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Stem Cells International
Volume 2016, Article ID 6979368, 11 pages
Research Article

Bladder Smooth Muscle Cells Differentiation from Dental Pulp Stem Cells: Future Potential for Bladder Tissue Engineering

1School of Dentistry, Cardiff Institute of Tissue Engineering and Repair, Cardiff University, Heath Park, Cardiff CF14 4XY, UK
2State Key Laboratory of Military Stomatology, Department of Operative Dentistry & Endodontics, School of Stomatology, Fourth Military Medical University, Shaanxi 710032, China
3Department of Urology/Surgery, Cardiff University and University Hospital of Wales, Heath Park, Cardiff CF14 4XW, UK

Received 3 July 2015; Revised 14 September 2015; Accepted 27 September 2015

Academic Editor: Yuqingeugene Chen

Copyright © 2016 Bing Song et al. This is an open access article distributed under the Creative Commons Attribution License, which permits unrestricted use, distribution, and reproduction in any medium, provided the original work is properly cited.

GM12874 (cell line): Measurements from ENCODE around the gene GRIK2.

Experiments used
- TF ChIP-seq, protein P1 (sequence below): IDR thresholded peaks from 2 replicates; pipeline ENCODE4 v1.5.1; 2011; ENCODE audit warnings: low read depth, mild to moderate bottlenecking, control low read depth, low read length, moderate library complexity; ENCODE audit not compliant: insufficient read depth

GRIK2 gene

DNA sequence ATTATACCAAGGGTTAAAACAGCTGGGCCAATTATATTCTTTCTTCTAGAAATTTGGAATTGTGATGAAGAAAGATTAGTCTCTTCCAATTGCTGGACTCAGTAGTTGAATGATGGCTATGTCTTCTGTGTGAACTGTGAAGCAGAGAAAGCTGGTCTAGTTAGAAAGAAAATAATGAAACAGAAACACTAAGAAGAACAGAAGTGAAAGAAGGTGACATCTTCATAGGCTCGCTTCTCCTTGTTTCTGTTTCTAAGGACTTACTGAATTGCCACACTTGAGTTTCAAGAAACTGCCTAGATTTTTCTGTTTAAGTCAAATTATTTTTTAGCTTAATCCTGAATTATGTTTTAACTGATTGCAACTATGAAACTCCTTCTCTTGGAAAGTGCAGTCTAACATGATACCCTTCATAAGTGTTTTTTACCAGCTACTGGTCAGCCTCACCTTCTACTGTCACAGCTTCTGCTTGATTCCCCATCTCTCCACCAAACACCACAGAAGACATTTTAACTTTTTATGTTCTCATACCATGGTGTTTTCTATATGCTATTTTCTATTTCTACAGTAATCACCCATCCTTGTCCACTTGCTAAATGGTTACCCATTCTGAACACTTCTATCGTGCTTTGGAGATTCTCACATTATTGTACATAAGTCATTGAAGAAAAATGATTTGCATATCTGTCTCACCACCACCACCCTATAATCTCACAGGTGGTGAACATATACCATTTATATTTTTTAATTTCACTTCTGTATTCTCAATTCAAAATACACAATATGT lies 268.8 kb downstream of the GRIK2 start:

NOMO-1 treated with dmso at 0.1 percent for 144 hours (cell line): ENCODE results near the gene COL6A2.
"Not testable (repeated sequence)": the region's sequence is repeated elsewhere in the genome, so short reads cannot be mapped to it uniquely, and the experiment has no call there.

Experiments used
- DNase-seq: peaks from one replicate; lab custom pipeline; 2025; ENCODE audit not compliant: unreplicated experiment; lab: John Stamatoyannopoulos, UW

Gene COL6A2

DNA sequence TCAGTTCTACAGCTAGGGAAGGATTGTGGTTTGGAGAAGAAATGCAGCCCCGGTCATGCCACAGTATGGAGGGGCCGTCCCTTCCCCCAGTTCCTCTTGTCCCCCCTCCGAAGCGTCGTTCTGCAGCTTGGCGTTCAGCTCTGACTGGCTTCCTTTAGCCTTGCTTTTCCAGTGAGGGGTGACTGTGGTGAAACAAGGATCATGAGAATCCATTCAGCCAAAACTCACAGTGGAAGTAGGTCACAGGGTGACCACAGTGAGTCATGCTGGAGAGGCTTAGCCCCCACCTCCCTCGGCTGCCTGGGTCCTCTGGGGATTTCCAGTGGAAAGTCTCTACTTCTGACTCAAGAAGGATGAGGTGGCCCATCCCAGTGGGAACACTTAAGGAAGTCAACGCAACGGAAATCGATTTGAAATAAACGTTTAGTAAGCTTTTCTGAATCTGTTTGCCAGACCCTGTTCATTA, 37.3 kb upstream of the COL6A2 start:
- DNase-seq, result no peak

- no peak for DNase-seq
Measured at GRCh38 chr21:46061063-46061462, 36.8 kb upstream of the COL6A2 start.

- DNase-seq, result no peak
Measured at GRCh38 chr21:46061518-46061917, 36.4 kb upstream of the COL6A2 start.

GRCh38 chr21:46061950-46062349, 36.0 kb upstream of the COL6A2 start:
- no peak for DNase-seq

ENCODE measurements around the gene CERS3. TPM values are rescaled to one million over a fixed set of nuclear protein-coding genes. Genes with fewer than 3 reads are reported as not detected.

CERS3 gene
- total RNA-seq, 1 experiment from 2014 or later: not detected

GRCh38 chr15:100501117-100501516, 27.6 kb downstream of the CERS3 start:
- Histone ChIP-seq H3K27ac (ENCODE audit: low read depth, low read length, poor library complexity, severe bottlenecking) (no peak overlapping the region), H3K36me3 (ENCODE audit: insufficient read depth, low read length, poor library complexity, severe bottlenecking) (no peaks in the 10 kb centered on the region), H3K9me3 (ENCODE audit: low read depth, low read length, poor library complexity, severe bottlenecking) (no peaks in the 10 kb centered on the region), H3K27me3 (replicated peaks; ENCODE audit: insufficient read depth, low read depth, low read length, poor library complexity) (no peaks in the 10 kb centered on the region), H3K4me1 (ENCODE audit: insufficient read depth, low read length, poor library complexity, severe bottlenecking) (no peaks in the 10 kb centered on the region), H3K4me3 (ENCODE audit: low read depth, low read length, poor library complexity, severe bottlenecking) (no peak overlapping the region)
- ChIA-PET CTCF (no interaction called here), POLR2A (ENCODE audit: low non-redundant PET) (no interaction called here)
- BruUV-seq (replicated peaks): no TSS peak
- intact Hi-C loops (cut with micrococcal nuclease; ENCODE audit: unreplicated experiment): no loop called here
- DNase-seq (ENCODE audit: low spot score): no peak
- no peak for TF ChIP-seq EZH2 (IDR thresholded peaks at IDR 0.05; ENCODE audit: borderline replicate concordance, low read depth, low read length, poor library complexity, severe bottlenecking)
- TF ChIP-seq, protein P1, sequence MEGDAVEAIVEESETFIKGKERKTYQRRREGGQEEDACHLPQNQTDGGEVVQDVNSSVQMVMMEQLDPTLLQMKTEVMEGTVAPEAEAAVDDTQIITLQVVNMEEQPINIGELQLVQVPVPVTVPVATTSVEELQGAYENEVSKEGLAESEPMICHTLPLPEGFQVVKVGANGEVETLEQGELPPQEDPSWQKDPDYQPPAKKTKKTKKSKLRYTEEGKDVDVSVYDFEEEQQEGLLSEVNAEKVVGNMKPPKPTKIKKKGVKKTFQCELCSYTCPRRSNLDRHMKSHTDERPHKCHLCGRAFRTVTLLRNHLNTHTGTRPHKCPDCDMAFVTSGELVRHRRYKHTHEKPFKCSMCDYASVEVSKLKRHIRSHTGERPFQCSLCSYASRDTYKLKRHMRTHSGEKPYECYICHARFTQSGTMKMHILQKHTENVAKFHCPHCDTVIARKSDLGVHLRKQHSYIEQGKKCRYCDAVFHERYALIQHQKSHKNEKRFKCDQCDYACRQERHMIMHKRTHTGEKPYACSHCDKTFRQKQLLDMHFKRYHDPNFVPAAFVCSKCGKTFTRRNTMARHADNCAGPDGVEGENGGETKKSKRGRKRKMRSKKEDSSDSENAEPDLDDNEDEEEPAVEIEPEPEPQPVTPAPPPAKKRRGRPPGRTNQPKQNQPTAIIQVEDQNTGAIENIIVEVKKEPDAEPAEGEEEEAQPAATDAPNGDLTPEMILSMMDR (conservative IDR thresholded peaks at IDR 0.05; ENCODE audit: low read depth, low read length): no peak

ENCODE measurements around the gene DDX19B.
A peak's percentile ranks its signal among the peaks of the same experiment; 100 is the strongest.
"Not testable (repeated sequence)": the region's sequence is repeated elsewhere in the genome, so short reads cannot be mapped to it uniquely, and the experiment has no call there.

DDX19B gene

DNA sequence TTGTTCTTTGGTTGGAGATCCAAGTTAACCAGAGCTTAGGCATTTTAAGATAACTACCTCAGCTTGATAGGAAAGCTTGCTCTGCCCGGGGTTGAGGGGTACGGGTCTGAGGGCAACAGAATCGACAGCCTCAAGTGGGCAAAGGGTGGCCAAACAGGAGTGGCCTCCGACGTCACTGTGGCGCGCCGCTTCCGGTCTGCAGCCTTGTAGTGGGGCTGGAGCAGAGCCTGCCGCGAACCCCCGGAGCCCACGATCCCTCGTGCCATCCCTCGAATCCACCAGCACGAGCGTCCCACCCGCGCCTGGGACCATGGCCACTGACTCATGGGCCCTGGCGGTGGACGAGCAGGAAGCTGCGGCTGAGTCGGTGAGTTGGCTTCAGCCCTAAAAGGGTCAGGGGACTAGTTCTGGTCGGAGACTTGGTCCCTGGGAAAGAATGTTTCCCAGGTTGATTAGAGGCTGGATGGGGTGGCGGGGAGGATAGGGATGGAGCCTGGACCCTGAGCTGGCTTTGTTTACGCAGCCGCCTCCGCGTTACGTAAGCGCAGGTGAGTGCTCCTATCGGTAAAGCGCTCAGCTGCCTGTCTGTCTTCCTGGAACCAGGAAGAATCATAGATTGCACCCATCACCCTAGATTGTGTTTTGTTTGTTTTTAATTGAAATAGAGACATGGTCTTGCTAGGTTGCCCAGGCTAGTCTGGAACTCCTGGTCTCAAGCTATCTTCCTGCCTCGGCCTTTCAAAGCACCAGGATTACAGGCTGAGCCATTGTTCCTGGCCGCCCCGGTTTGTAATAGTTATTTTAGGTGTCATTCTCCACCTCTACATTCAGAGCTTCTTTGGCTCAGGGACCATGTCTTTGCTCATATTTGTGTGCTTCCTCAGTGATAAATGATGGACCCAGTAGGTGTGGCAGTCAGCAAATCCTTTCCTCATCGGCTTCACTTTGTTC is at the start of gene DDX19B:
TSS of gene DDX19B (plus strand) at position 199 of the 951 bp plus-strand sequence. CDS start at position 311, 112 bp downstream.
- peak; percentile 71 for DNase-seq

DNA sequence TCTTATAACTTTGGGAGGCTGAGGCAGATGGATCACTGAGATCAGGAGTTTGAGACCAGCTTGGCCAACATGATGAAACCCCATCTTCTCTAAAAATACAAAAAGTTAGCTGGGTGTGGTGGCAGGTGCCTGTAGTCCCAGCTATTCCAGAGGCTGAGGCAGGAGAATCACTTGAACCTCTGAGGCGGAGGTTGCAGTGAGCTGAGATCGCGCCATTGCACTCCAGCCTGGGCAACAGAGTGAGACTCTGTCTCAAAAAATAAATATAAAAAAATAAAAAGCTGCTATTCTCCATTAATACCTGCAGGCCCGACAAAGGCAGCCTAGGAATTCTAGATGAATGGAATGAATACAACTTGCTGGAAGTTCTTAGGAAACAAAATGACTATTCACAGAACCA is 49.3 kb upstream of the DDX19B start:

Dental pulp stem cells (DPSCs) are multipotent cells capable of differentiating into multiple cell lines, thus providing an alternative source of cell for tissue engineering. Smooth muscle cell (SMC) regeneration is a crucial step in tissue engineering of the urinary bladder. It is known that DPSCs have the potential to differentiate into a smooth muscle phenotype in vitro with differentiation agents. However, most of these studies are focused on the vascular SMCs. The optimal approaches to induce human DPSCs to differentiate into bladder SMCs are still under investigation. We demonstrate in this study the ability of human DPSCs to differentiate into bladder SMCs in a growth environment containing bladder SMCs-conditioned medium with the addition of the transforming growth factor beta 1 (TGF-β1). After 14 days of exposure to this medium, the gene and protein expression of SMC-specific marker (α-SMA, desmin, and calponin) increased over time. In particular, myosin was present in differentiated cells after 11 days of induction, which indicated that the cells differentiated into the mature SMCs. These data suggested that human DPSCs could be used as an alternative and less invasive source of stem cells for smooth muscle regeneration, a technology that has applications for bladder tissue engineering.